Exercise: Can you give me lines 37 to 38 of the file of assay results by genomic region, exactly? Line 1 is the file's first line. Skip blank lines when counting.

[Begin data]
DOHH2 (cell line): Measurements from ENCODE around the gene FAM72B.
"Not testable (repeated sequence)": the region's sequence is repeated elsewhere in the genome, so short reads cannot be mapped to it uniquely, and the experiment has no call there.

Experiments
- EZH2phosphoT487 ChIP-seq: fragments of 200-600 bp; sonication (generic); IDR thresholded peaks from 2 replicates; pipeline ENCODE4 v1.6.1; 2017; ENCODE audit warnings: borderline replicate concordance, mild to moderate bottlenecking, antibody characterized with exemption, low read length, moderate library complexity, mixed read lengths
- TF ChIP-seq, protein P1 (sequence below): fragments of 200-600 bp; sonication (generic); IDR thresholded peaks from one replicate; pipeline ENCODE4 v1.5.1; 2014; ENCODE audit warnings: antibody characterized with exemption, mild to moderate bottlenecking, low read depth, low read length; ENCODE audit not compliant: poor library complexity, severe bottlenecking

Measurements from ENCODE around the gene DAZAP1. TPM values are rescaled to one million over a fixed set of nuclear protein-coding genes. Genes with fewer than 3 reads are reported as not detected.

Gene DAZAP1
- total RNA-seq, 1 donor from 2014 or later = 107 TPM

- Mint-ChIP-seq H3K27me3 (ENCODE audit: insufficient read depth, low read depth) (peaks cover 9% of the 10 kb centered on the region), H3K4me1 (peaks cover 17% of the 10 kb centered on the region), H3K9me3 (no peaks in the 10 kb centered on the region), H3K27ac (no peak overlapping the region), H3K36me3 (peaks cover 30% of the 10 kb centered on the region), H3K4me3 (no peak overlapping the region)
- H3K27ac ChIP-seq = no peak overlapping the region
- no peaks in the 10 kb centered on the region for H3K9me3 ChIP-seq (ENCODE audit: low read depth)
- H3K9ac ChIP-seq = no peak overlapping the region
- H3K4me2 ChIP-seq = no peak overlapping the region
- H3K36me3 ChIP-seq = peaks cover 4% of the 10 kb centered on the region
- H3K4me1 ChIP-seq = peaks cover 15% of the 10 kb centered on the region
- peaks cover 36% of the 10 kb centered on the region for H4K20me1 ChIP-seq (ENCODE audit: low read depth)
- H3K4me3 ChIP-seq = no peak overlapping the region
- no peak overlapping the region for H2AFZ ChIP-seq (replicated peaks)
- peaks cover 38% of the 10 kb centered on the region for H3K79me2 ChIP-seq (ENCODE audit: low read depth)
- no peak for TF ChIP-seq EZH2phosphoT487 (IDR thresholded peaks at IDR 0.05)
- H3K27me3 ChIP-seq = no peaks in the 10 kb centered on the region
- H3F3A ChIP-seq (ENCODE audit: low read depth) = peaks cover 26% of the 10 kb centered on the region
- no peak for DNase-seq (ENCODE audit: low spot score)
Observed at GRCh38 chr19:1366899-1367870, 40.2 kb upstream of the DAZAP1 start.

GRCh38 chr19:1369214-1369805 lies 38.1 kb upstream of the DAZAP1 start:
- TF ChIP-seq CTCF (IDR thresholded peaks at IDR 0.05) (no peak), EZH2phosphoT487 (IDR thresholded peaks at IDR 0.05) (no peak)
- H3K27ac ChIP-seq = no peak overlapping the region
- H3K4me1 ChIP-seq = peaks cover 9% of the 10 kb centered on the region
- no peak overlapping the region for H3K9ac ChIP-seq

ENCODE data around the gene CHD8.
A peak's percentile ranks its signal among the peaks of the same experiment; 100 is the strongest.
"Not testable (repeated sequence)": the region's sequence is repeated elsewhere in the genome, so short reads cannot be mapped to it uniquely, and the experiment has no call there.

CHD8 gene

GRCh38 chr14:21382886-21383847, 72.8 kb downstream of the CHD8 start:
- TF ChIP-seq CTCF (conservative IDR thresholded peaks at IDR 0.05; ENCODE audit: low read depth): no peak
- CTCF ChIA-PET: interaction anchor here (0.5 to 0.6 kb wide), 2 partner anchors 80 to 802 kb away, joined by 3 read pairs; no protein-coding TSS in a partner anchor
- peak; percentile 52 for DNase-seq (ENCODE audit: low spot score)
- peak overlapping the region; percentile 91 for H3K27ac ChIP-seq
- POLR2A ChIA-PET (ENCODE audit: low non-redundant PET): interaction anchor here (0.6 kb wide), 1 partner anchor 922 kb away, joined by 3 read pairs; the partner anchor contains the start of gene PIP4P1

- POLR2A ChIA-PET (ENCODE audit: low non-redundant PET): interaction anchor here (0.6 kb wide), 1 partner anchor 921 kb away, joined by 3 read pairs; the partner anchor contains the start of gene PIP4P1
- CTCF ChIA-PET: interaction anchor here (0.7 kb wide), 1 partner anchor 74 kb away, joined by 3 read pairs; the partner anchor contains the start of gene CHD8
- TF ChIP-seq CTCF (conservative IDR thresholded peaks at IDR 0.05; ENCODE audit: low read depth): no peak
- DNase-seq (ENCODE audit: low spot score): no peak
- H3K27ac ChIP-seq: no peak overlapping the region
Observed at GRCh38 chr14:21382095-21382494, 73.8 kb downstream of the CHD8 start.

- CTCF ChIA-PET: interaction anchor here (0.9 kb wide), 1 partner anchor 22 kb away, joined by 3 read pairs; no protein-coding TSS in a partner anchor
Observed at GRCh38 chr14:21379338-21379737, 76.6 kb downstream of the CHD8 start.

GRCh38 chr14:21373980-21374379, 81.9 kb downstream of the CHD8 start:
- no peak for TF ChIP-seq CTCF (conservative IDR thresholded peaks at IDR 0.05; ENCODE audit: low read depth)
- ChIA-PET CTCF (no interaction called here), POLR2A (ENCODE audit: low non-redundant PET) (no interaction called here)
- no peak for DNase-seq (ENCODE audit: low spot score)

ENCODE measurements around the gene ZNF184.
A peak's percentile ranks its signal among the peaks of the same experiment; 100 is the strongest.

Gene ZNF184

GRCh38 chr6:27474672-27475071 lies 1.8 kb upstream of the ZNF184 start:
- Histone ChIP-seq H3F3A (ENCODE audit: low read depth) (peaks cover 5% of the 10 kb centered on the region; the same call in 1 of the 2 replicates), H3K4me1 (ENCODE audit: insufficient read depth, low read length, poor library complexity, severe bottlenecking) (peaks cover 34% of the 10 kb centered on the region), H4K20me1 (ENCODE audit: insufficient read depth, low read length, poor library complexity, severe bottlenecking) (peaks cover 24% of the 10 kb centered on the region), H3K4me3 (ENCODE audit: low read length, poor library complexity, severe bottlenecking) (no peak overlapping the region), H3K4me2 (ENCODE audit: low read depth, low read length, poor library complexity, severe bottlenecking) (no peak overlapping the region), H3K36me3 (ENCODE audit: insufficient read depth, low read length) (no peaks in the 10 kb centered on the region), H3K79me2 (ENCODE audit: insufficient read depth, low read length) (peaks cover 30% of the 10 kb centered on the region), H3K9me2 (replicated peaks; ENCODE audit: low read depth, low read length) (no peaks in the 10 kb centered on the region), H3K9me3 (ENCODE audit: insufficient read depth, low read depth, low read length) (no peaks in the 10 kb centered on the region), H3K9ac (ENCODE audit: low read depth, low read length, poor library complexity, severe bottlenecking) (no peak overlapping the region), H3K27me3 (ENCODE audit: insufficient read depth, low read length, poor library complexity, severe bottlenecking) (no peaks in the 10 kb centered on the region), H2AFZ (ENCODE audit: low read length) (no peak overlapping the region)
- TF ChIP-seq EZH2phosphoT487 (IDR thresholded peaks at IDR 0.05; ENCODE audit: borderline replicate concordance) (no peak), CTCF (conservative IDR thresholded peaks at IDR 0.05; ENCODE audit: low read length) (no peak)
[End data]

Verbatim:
- peak; percentile 52 for DNase-seq (ENCODE audit: low spot score)
- peak overlapping the region; percentile 91 for H3K27ac ChIP-seq